The Fork, the Witch, and the Worm – Christopher Paolini

It was in 2011 that Christopher Paolini completed the four novels which comprised his Inheritance Cycle, Eragon, Eldest, Brisingr and Inheritance; originally conceived as a trilogy which expanded beyond those limitations to a fourth novel, he has now returned with a new book of three short stories revisiting that realm, The Fork, the Witch, and the Worm.

Subtitled Tales from Alagaësia Volume 1: Eragon, the titular rider and his blue dragon Saphira have relocated to Mount Arngor in the Beor Mountains, far to the east of Alagaësia, there to set up a stronghold where dwarves, elves and Urgals can live and work together in peace and a new generation of dragons can be nested and hatched.

Through the daily trials of this new endeavour Eragon is offered a distraction, greets visitors and is entertained by a recitation of a folk tale of the Urgals, The Fork, the Witch and the Worm of the title, as he gains perspective and understanding of those around him, reconnecting with both his own sense of self and distant friends in the process.

Paolini presuming foreknowledge of his characters and their world, he makes no attempt to introduce them for new readers, and with a stock of staple fantasy races, the Urgals serving as generic goblins/orcs, his writing comes across as bland Tolkien fan fiction, Eragon the Mary Sue avatar created by Paolini when he was fifteen years old who, on this evidence, still remains in arrested development.

A Fork in the Road opening the trilogy, it is Eragon’s dragon-gifted vision of a shady business deal gone wrong in a distant dead-end tavern as a powerful magician teaches a young girl how to deal with bullies when the mercenaries he has employed try to double-cross him; to fans the reveal of the identity of the character may have significance, but without context Eragon’s vicarious joy is stifled.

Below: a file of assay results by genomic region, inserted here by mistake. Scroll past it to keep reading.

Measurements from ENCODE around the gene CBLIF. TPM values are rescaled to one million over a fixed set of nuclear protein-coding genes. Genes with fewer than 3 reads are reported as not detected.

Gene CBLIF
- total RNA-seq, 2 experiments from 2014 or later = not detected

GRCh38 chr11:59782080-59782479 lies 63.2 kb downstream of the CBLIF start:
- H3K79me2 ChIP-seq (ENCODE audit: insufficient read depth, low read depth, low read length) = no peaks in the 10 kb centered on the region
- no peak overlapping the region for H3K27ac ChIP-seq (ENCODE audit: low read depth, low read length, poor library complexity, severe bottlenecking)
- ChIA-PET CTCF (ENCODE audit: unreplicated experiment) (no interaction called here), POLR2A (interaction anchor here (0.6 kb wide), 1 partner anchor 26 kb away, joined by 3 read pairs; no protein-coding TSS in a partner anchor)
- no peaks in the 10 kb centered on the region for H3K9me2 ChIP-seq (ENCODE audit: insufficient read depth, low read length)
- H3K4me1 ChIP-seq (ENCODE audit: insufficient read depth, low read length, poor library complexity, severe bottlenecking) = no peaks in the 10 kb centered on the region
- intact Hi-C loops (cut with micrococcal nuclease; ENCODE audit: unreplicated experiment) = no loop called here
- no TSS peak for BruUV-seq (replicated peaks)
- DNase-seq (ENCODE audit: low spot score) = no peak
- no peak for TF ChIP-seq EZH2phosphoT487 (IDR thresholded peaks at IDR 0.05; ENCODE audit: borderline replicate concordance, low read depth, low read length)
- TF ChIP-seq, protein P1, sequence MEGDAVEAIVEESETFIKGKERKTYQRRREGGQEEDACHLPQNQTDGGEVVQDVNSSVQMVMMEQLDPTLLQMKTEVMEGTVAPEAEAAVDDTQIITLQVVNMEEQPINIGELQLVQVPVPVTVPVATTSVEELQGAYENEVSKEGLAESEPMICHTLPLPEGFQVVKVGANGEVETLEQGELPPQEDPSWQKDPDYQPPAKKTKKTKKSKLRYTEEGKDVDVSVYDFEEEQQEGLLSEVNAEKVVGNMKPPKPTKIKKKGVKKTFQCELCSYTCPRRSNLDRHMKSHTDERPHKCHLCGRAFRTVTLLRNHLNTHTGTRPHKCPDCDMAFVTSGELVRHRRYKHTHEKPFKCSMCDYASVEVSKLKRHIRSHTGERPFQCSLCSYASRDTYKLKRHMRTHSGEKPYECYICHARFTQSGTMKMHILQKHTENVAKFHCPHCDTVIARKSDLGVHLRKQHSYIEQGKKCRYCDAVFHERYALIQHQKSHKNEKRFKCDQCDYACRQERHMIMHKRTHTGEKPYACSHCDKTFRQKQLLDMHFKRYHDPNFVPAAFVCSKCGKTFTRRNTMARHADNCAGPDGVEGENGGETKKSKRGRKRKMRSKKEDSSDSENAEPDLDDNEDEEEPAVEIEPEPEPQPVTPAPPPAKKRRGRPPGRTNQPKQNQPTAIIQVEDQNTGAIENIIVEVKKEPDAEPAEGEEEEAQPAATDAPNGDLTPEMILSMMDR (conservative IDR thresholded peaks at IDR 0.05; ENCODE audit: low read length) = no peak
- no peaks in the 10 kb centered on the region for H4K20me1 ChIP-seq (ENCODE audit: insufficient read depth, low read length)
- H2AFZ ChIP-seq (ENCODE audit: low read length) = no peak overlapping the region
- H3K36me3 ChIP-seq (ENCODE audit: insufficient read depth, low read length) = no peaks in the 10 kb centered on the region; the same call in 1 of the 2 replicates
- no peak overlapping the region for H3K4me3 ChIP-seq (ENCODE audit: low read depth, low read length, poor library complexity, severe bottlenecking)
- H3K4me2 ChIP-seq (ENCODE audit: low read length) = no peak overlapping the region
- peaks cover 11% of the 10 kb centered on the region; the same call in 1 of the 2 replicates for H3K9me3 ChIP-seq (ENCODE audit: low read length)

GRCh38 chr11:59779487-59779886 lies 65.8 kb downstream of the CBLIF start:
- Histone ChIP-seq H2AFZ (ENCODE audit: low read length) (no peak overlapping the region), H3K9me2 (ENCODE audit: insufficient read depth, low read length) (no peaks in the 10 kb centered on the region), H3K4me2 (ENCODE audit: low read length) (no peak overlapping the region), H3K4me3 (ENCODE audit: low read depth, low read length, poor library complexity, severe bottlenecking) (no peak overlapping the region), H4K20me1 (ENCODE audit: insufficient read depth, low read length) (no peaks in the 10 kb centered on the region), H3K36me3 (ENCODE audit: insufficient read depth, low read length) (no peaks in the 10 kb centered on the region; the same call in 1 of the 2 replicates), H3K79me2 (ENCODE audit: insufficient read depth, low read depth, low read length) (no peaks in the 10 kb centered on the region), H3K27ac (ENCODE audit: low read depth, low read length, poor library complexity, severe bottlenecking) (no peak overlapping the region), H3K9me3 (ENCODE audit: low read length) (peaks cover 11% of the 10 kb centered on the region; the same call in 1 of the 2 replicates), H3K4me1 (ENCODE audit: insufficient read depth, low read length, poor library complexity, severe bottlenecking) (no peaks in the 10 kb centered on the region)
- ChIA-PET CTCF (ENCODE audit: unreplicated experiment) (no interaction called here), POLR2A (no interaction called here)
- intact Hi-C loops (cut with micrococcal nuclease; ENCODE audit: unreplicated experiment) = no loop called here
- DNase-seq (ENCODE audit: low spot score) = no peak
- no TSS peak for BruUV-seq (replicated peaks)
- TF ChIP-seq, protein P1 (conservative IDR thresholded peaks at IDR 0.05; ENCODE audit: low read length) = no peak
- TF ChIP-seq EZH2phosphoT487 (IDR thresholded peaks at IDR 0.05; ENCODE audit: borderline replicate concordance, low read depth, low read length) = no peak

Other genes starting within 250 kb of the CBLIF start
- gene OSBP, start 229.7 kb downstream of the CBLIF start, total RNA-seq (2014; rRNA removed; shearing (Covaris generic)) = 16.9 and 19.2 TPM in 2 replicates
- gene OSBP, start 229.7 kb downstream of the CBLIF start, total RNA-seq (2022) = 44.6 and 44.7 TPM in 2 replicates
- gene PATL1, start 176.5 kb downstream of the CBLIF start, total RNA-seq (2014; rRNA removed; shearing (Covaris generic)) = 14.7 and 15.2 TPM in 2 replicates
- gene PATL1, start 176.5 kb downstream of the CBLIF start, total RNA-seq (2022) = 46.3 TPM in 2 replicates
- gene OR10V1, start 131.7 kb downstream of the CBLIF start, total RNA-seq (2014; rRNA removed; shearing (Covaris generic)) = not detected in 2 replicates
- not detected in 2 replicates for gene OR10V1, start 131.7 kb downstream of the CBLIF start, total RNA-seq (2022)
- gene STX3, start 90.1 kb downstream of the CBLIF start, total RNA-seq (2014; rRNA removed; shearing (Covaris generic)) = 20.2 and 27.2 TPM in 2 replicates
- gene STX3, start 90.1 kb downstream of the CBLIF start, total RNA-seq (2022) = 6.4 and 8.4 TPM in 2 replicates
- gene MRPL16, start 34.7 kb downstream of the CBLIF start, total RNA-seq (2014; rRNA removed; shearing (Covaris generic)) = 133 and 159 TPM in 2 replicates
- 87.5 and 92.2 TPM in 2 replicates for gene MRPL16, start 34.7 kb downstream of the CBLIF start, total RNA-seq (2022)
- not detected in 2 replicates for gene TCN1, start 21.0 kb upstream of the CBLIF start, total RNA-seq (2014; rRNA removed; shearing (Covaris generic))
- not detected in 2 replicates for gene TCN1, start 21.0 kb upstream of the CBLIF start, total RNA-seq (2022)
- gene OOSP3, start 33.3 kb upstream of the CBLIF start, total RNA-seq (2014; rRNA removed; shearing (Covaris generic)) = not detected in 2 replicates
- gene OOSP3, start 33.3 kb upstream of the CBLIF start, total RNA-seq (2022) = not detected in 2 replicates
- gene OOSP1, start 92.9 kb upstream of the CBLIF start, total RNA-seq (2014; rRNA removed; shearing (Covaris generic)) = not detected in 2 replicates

Paolini’s sister Angela contributes middle section On the Nature of Stars as the herbalist Angela, cunningly named so as to avoid any accusation of upping the Mary Sue stakes, presents her partially assembled memoirs, presumably filling in gaps in her backstory which have arisen in the main sequence but offering answers which are meaningless in the absence of the prompting questions.

Where the first two sections at least have the grace to be brief, The Worm of Kulkaras is more than a hundred interminable pages as Ilgra Lamefoot grows to adulthood in the shadow of Mount Kulkaras and plots vengeance on Vêrmund, the dragon who nests atop it, the story seemingly taking a lifetime to travel there and back again.

Taking into account the low word count due to the extra-wide margins of the book and the large print, padded out with appendices on names, languages and pronunciations in those different languages, thanks from both authors and the first chapter of Eragon, The Fork, the Witch, and the Worm is an indulgence which is strictly for dedicated fans who even then will only look on it as a placeholder, interludes which promises something more momentous which Paolini is yet to produce.

The Fork, the Witch, and the Worm is published on 1st January by Penguin Random House



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